To anyone watching, the truth of this remark is there to see: Landis, Hincapie, Jonathan Vaughters, Tyler Hamilton, Bobby Julich and Dave Zabriskie, all former teammates of Armstrong, are all softly spoken, unassuming and introverted.

Armstrong, as Landis says, is the exception. There aren’t many like him in the sport, which might be good for the sport but perhaps creates a problem for filmmakers.

Adam Neuhaus, director of development for ESPN Films, who commissioned Lance, agrees: ‘We look at the story first, but I really do think you need a magnetic, charismatic, compelling person at the heart of it,’ says Neuhaus.

Armstrong, while remaining ‘one of the most divisive figures in all American sports’, fits the bill. ‘He has a very particular Texan, American attitude that you find in other sports: confident, arrogant, with that win-at-all-costs mentality.’

The 30 For 30 series, which began in 2009 to mark ESPN’s 30th anniversary, has been at the vanguard of the rise of high-quality sports films. One of the most celebrated is OJ: Made in America, the 2016 documentary telling the OJ Simpson story (which, at 467 minutes, is the longest film to win an Oscar).

The key to Lance, says Neuhaus, is the same as to all the 30 For 30s: the story is told by the director, in this case Zenovich. ‘When we were presented with the opportunity to think about pursuing the film our response was not, “Let’s go and do this.”

‘For us it came down to finding the right director, and Marina is someone who takes on difficult subjects. The film only came to be when we were able to insert Marina and her perspective into the film.’

Over the top

The idea that drives 30 For 30 is, ‘We don’t care what the score is,’ says Neuhaus. But do they care what the sport is? They have produced more than 140 films in 11 years, but only two about cycling (the other is Slaying The Badger, on which I worked, having written the book of the same name about the 1986 Tour de France).

‘I don’t get a ton of cycling pitches,’ Neuhaus says. ‘But we’re unabashedly a North American network, so if it doesn’t have a North American hook the story has to be so absurd, so over the top…’

A bit like Lance. ‘It is an amazing story,’ agrees Neuhaus. ‘He’s a complicated man. His impact on cancer treatment cannot be denied. I enjoyed seeing the young Lance: the “phenom”. I think we have to remember these are world-class athletes who then take performance-enhancing drugs.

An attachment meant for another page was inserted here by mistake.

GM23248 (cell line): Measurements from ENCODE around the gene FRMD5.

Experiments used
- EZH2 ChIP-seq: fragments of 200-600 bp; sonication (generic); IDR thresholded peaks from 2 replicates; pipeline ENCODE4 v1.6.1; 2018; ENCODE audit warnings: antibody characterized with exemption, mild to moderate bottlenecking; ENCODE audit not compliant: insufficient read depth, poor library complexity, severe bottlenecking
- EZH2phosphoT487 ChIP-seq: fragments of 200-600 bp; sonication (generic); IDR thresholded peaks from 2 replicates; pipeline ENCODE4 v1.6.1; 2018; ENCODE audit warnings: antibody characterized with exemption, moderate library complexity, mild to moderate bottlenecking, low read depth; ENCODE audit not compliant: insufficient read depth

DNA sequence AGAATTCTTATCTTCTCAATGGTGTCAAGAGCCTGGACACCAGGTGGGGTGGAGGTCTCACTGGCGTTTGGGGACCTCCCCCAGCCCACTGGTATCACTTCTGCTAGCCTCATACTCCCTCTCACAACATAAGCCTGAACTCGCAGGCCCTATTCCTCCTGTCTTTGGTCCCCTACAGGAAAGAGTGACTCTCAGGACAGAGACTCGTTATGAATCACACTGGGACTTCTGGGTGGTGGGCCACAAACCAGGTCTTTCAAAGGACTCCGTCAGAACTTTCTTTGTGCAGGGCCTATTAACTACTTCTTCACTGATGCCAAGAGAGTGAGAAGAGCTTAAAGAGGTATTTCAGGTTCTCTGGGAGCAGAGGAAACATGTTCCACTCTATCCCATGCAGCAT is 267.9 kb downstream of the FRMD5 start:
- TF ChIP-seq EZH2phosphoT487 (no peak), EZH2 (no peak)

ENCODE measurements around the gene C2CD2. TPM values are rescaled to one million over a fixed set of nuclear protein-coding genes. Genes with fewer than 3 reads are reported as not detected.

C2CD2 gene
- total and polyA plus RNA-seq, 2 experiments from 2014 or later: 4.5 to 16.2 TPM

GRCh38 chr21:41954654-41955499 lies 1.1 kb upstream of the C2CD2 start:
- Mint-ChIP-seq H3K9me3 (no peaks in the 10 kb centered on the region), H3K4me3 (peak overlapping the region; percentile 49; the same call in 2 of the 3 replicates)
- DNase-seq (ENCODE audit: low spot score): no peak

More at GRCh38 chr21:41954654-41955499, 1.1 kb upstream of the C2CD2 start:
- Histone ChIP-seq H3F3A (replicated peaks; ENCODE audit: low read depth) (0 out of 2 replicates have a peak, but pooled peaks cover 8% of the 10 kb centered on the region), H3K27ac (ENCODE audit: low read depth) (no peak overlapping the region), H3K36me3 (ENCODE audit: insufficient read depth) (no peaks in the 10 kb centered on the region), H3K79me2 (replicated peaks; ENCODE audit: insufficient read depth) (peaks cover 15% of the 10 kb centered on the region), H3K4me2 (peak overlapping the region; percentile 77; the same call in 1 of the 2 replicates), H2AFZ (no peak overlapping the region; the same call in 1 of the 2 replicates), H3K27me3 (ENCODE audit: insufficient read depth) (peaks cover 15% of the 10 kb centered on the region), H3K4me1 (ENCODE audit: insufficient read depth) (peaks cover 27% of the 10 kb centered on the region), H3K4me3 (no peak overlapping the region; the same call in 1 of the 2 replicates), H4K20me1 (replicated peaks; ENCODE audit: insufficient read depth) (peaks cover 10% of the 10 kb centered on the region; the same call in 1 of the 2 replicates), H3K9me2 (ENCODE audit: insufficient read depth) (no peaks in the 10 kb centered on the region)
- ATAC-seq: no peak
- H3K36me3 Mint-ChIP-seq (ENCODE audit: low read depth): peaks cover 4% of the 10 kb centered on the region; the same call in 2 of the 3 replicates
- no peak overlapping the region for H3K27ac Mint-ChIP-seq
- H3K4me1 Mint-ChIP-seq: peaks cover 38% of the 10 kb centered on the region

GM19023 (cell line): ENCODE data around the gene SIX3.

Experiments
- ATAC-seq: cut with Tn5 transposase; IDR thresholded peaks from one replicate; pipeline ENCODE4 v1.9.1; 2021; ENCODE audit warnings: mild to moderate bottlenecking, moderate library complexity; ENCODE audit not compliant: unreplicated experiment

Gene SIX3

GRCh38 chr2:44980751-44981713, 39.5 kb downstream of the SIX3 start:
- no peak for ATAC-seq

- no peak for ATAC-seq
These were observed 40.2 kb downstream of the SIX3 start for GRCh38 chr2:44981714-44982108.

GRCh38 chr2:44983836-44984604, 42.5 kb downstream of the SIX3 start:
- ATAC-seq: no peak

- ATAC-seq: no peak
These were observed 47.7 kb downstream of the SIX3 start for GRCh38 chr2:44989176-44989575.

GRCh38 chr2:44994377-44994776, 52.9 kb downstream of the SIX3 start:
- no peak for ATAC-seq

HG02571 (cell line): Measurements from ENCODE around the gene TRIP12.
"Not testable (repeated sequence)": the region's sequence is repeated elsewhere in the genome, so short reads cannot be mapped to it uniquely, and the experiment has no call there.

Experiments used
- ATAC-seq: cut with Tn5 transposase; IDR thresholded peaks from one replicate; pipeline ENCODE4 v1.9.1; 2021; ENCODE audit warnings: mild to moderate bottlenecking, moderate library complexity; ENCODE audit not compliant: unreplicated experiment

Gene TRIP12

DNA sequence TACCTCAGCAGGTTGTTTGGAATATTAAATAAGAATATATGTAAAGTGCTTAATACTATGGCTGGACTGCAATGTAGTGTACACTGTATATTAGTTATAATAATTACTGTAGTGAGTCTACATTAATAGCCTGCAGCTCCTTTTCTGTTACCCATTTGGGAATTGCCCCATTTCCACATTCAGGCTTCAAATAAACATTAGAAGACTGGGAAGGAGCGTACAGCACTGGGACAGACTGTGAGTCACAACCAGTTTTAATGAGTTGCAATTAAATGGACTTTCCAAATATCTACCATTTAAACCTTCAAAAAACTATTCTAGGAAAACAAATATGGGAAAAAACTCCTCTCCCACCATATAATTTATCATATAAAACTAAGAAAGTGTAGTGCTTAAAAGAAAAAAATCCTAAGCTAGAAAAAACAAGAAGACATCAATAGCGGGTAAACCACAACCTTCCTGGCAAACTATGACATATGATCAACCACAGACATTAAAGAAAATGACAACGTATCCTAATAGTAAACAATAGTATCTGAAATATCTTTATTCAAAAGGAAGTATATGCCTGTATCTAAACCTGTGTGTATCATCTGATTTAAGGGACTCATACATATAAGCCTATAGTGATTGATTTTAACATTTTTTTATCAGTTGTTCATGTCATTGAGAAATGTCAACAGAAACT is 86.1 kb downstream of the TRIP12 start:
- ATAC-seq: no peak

‘But what I thought, watching it, is that in sport, if you cheat, it’s still usually worthwhile even if you’re caught. He was hurt in reputation but still captured most of the gains. And so I still feel that if athletes are deciding whether to cheat by using performance-enhancing drugs, the upside is too great across all sports. I think that’s out of whack.’

Coming to a screen near you

What cycling-related TV should you be looking out for?

With so much of the 2020 season lost to Covid-19 some film projects that had been in the pipeline will struggle to see the light of day in 2021, as originally planned.

One casualty is a second series of the fly-on-the-wall Movistar documentary. Series one, The Least Expected Day, was released by Netflix in late March and covered the 2019 season. The filmmakers are keen to make a second season, says Sebastián Unzué, a manager on the Movistar team, and could make it next year.

There is also a rumoured project with Bradley Wiggins, a follow-up to 2012’s A Year In Yellow. And Finlay Pretsell, the Scottish director whose previous work includes Standing Start, an impressive short film about track sprinter Craig MacLean, and Time Trial, a feature-length film about David Millar, is in the early stages of a new cycling documentary, inspired by and rooted in Colombia.

Then there is a work in progress, directed by Emmy-winning filmmaker Ted Youngs, that started out as a behind-the-scenes series on the EF Pro Cycling team, but has now expanded to include at least two other teams.

‘Covid threw a monkey wrench in our plans,’ says producer Matt Rogers. ‘But it also gave us an opportunity to widen our vision and create a bigger series.’

Bryan Fogel, who won an Oscar for Icarus, his exposé of the Russian doping scandal, is now involved as executive producer. The plan is for the series to take in the truncated 2020 season for release in 2021.

Illustration: 2BROS Creative